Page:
ColombiaCaquetáFlorencia, 4.5 km NW ofiNaturalist; photo examined
ColombiaPutumayoReserva La Isla EscondidaiNaturalist; photo examined
ColombiaPutumayoSantuario Orito Ingi-AndeQuintero 2020
ColombiaPutumayoVereda San MartíniNaturalist; photo examined
EcuadorMorona Santiago9 de OctubreTipantiza-Tuguminago et al. 2021
EcuadorMorona SantiagoBosque Protector AbanicoLozano & Medranda 2008
EcuadorMorona SantiagoChiguazaBrito & Almendariz 2013
EcuadorMorona SantiagoFauna de la AmazoníaPhoto by Andreas Kay
EcuadorMorona SantiagoGuardianía Sangay BajoiNaturalist; photo examined
EcuadorMorona SantiagoLaguna el EnmascaradoPhoto by Darwin Núñez
EcuadorMorona SantiagoMacuma alto Torres-Carvajal et al. 2011
EcuadorMorona SantiagoMera, 4 km S ofiNaturalist; photo examined
EcuadorMorona SantiagoMiazalTorres-Carvajal et al. 2011
EcuadorMorona SantiagoPuchimiPazmiño Otamendi 2018
EcuadorMorona SantiagoRío LlushinTorres-Carvajal et al. 2011
EcuadorMorona SantiagoYaupi, 21 km NW ofiNaturalist; photo examined
EcuadorNapoCascada de San RafaelTorres-Carvajal et al. 2011
EcuadorNapoCordillera del DuéTorres-Carvajal et al. 2011
EcuadorNapoCotundoTorres-Carvajal et al. 2011
EcuadorNapoEl ChacoiNaturalist; photo examined
EcuadorNapoGuamaníTorres-Carvajal et al. 2011
EcuadorNapoNarupa ReserveThis work; Fig. 1
EcuadorNapoPacto SumacoReptiles of Ecuador book database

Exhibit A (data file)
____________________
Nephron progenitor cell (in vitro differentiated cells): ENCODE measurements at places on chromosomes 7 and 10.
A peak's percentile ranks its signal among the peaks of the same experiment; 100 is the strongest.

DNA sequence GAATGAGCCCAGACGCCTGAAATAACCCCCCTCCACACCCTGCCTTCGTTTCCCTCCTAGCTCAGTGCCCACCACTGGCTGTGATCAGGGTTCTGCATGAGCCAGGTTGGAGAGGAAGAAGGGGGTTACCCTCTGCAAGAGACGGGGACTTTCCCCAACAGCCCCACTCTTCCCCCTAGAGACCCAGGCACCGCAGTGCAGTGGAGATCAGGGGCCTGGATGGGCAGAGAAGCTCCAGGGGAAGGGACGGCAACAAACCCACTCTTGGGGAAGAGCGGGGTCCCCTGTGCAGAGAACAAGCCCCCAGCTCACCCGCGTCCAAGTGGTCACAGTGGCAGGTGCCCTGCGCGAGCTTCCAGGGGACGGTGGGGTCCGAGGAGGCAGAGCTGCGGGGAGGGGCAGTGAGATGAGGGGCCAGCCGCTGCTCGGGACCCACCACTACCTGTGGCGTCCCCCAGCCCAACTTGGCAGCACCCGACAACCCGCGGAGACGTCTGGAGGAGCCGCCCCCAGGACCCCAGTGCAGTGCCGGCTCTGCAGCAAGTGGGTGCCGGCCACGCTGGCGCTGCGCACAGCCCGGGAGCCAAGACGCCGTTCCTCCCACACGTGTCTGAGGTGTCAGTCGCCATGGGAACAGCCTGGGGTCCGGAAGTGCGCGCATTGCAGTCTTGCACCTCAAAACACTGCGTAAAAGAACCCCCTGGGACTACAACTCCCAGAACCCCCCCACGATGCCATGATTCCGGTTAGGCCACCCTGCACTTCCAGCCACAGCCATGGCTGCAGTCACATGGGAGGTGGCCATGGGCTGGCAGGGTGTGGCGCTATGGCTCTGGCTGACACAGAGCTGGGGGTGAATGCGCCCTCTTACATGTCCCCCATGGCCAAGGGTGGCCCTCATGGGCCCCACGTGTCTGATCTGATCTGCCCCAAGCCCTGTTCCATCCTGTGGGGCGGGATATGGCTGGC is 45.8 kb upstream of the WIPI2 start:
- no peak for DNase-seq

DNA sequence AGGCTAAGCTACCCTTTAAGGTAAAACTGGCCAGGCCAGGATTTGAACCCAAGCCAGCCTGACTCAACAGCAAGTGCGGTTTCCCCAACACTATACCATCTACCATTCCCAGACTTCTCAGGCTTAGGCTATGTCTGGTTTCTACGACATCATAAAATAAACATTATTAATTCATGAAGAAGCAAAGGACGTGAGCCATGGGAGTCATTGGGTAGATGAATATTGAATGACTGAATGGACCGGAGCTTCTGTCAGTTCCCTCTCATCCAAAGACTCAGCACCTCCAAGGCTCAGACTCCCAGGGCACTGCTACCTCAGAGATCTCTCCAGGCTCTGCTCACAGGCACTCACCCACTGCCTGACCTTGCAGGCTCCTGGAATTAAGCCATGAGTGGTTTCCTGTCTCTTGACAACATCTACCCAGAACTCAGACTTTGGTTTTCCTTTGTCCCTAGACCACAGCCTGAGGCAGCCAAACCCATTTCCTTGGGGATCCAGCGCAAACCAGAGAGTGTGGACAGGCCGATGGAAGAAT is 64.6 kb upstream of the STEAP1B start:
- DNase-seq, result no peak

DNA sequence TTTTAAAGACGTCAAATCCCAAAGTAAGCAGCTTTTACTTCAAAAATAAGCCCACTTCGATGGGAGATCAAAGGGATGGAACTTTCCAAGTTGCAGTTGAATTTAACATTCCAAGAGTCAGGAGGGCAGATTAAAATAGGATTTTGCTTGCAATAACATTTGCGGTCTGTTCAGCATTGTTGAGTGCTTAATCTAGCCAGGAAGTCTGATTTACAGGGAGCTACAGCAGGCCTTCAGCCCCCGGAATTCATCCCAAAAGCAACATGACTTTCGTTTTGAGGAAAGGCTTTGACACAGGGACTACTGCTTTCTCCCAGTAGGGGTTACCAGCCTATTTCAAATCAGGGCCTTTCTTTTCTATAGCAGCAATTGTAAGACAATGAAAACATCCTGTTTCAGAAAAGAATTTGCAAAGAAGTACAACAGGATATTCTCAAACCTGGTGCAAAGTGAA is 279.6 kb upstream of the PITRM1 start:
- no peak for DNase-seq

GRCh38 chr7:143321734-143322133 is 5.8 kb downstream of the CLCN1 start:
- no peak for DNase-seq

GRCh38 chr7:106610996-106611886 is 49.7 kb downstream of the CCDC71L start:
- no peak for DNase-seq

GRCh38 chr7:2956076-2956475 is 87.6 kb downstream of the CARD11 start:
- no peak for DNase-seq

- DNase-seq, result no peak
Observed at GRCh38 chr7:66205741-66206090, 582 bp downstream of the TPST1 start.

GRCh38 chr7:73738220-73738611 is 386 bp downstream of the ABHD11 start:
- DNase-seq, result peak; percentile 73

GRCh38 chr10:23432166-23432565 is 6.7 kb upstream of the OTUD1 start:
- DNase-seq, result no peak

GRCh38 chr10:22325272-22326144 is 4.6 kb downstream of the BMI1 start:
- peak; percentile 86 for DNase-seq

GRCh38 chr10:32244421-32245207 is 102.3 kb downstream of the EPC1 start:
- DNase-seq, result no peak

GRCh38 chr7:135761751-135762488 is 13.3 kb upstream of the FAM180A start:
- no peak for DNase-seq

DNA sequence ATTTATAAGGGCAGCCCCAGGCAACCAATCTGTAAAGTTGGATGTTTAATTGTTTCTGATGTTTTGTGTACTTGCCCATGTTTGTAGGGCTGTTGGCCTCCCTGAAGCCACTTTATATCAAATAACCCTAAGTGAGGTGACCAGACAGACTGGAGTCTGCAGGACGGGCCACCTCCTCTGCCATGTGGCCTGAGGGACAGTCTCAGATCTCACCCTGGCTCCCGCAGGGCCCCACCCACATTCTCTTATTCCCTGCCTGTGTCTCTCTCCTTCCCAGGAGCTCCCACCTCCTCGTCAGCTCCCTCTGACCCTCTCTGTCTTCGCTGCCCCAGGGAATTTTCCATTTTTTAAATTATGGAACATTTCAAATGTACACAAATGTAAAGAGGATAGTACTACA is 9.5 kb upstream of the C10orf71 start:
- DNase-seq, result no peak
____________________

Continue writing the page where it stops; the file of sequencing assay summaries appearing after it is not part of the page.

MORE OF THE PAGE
EcuadorNapoReserva Colonso-ChalupasiNaturalist; photo examined
EcuadorNapoReserva Privada AnkakuTorres-Carvajal et al. 2011
EcuadorNapoRío AzuelaLewis 2002
EcuadorNapoRío HollínTorres-Carvajal et al. 2011
EcuadorNapoRío PiatúaiNaturalist; photo examined
EcuadorNapoTutacandoPazmiño Otamendi 2018
EcuadorNapoWild Sumaco Wildlife SanctuaryCamper et al. 2021
EcuadorOrellanaÁvila altoTorres-Carvajal et al. 2011
EcuadorOrellanaReserva Río BigalGarcía et al. 2021
EcuadorOrellanaRío SunoTorres-Carvajal et al. 2011
EcuadorOrellanaSan José de SumacoTorres-Carvajal et al. 2011
EcuadorPastazaCanelos, environs of*O’Shaughnessy 1881
EcuadorPastazaCentro FátimaTorres-Carvajal et al. 2011
EcuadorPastazaFinca de Peter ArcherPhoto by Yatin Kalki
EcuadorPastazaMangayacuReptiles of Ecuador book database
EcuadorPastazaPalmiraTorres-Carvajal et al. 2011
EcuadorPastazaPindoTorres-Carvajal et al. 2011
EcuadorPastazaPindo MiradorTorres-Carvajal et al. 2011
EcuadorPastazaPuyoTorres-Carvajal et al. 2011
EcuadorPastazaPuyo, 5 km SSW ofTorres-Carvajal et al. 2011
EcuadorPastazaRío AnzuPhoto by Lou Jost
EcuadorPastazaSantanaTorres-Carvajal et al. 2011
EcuadorPastazaShell–MeraTorres-Carvajal et al. 2011
EcuadorPastazaTzarentzaThis work; Fig. 1
EcuadorSucumbíosCampamento Río VerdeCampos et al. 2001
EcuadorSucumbíosEmbalse CompensadoriNaturalist; photo examined
EcuadorSucumbíosSlopes of ReventadorReptiles of Ecuador book database
EcuadorTungurahuaLa CandelariaMECN, JOCOTOCO, ECOMINGA 2013
EcuadorTungurahuaRío ZuñacMECN, JOCOTOCO, ECOMINGA 2013